wild flowers





nature trips





kid friendly

trail running

no dogs


horseback riding


An early addition to the National Park Service (park #10), Glacier National Park in Montana turned 100 on May 11, 2010. The park is immense, with 1 million acres (4,047 km2), 300 lakes and a reach of 1,584 square miles (4,103 km2). The park is considered the centerpiece of a vast region of protected land that includes some 16,000 square miles (41,440 km2). The park features some 700 miles of hiking trails and supports all manner of outdoor activities, such as biking, boating, fishing, and horseback riding. There are 13 campgrounds that allow for roughly 1000 campsites. Other accommodation options include hotels, inns, lodges and motels. Part of Waterton-Glacier International Peace Park, this park has over 50 remaining glaciers and 130 named lakes under the tall Rocky Mountain peaks. There are historic hotels and a landmark road in this region of rapidly receding glaciers. These mountains, formed by an overthrust, have the world's best sedimentary fossils from the Proterozoic era.

Holy Moses this is one of the most epic trails I've ever been on! A must do amongst the many other beautiful trails out there.

I've never seen such beauty in such little time! Whatever you do go COUNTERCLOCKWISE! We heard a camp host said he was telling people clockwise was easier. Not a chance at a 7 mile steady incline to Dawson Pass.

Just got back from a three day hiking trip, and this trail was my favorite! It's so beautiful! Also it's nice that it isn't super long. It was a great place to just chill and relax by the lake.

We stumbled upon this trail by accident. We were driving up the Going To The Sun Road when we came across Lunch Creek. We saw some people hanging out at the creek, so we thought we'd stop and eat lunch there (we didn't even realize that it was called Lunch Creek until after we'd eaten lunch lol!) There was a little path on the side so we started to ascend. Then, we saw a majestic waterfall in the distance. It was a steep climb, but we wanted to see the waterfall! We made it up there and dunked our heads in. It was amazing! Would not recommend for children. Our dogs did great. We turned around at the waterfall, but I would love to climb up the entirety of Piegan Pass one day. Based on the pictures I don't think this is the exact same trail as Piegan Pass, but when I looked up Lunch Creek I found out that this trail is one that climbers use to get to a spot where they can climb up there.

We got on this trail around 9:30am and were lucky enough to snag one of the last parking spots. Needless to say, this trail is very busy due to it's accessible nature and close proximity to campgrounds and the park entrance.

The Trail of the Cedars was a nice easy stroll, and while the foliage was very pretty, anyone who's ever seen California's sequoias and redwoods won't be very impressed by the trees here. The hike to Avalanche Lake had a good amount of up and down, meandering through the forest next to Avalanche Creek. Once we arrived at the lake, the shore was overrun by people, so we hiked around the edge a little further and found an area where we could be alone, taking in the sight of countless waterfalls flowing into the lake.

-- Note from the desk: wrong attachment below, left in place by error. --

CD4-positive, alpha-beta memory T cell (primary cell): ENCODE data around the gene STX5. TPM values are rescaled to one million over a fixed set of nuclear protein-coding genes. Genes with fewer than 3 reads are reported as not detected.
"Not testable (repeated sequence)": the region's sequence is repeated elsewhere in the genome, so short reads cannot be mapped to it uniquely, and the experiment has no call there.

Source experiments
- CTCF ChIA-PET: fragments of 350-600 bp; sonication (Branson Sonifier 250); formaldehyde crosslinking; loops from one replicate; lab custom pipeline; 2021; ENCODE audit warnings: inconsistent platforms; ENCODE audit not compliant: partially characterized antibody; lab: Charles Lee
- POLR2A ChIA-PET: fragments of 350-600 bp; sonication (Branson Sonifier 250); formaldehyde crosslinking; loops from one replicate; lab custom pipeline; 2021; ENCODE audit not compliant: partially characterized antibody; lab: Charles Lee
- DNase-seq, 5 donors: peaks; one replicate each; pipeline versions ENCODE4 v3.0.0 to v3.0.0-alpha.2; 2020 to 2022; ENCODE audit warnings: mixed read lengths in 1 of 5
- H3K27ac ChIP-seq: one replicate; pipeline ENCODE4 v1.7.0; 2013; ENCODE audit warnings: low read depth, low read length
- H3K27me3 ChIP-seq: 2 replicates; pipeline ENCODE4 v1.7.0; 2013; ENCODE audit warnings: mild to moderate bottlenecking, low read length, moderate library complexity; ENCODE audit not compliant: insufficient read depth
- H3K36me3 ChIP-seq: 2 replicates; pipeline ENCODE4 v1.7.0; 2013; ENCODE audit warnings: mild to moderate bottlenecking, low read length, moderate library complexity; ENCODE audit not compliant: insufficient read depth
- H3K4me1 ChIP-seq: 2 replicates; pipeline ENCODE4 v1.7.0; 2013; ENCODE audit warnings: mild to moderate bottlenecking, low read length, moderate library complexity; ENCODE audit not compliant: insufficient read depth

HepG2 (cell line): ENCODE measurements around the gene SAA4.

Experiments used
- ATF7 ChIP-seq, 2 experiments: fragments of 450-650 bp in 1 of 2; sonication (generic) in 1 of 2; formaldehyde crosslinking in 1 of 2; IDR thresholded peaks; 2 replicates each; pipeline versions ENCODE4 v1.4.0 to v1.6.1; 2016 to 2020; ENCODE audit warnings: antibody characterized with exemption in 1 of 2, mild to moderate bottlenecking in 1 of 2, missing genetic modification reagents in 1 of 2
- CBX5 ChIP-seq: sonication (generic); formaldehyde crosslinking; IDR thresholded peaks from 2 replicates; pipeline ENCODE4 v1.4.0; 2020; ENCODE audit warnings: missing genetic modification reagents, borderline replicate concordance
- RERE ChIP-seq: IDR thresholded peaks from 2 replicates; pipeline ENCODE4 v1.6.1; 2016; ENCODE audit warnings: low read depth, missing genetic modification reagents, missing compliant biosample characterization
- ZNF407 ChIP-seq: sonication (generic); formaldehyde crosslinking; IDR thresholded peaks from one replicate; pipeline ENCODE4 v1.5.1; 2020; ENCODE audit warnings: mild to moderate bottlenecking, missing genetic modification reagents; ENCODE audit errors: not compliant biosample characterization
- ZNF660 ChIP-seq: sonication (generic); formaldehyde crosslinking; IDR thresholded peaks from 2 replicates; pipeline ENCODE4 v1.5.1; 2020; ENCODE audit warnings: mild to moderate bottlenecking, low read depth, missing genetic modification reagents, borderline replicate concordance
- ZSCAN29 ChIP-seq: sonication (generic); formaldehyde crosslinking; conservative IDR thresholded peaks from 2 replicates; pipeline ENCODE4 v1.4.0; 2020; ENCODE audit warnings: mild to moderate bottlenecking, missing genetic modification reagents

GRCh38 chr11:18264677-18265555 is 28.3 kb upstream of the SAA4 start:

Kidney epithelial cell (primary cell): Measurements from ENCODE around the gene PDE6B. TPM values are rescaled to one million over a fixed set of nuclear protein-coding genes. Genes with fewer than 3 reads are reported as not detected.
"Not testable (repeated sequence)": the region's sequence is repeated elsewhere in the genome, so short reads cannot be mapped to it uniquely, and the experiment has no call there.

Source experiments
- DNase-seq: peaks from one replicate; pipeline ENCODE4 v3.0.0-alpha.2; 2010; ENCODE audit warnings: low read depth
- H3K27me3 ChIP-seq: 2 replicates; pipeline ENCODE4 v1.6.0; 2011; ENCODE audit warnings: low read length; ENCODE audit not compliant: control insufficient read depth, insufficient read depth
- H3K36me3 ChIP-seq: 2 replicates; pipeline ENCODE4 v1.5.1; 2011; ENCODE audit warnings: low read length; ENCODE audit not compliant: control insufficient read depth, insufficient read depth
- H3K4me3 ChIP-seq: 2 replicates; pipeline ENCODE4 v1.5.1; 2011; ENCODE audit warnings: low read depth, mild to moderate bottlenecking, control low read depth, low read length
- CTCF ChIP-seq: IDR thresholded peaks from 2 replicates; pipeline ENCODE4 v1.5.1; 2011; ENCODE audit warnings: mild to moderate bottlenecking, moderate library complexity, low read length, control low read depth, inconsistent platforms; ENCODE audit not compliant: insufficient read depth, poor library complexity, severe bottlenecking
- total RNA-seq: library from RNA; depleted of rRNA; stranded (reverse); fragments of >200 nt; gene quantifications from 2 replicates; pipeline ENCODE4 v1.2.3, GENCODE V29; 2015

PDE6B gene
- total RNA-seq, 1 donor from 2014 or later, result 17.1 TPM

For me, the highlight of this trail was Avalanche Gorge, featuring a beautiful creek rushing through smooth, moss-covered rocks, with impossibly aqua-blue water—this is the quintessential photograph from this hike.

I'd highly recommend pairing this with another short Glacier day hike—we started our morning at Hidden Lake Overlook then made our way down to the Trail of the Cedars/Avalanche Lake. Those two hikes put us in Apgar for a 1:30pm lunch, where most of the crowds had already moved on for the day.

I highly recommend this hike!! Amazing scenery and views from top to bottom. You can end the hike with a quick jump in the glacier lake.

2 days ago

I started at Logan Pass, hiked to the Chalet, and then down to the going to the sun road. The hike up to the Chalet was incredible- amazing vistas and scenery. The hike down from the chalet was all downhill and was mostly through a burn area.

This heavily-trafficked trail was perfectly pleasant, but nothing overly special. We got on the trail fairly early (7:30am) while there were few people on it, but as we were walking back down the crowds really started to roll in. It was a decent walk up the walkway/stairway to the top and once on the trail it wasn't much further to the overlook.

The overlook to Hidden Lake was nice, but compared to other lakes in the park it was simply fine—the better scenery is along the walkway overlooking Logan Pass.

We made a day out of this hike and the Trail of the Cedars to Avalanche Lake to acclimate before heading into the backcountry.

By far one of the best trails I've been on. About half way to the lake, you come across a waterfall and creek area. It's a good spot to take a break. The lake itself is incredible and worth the hike. We spotted two grizzlies on our way back with one actually on the trail about 30 meters from us.


Nice peaceful walk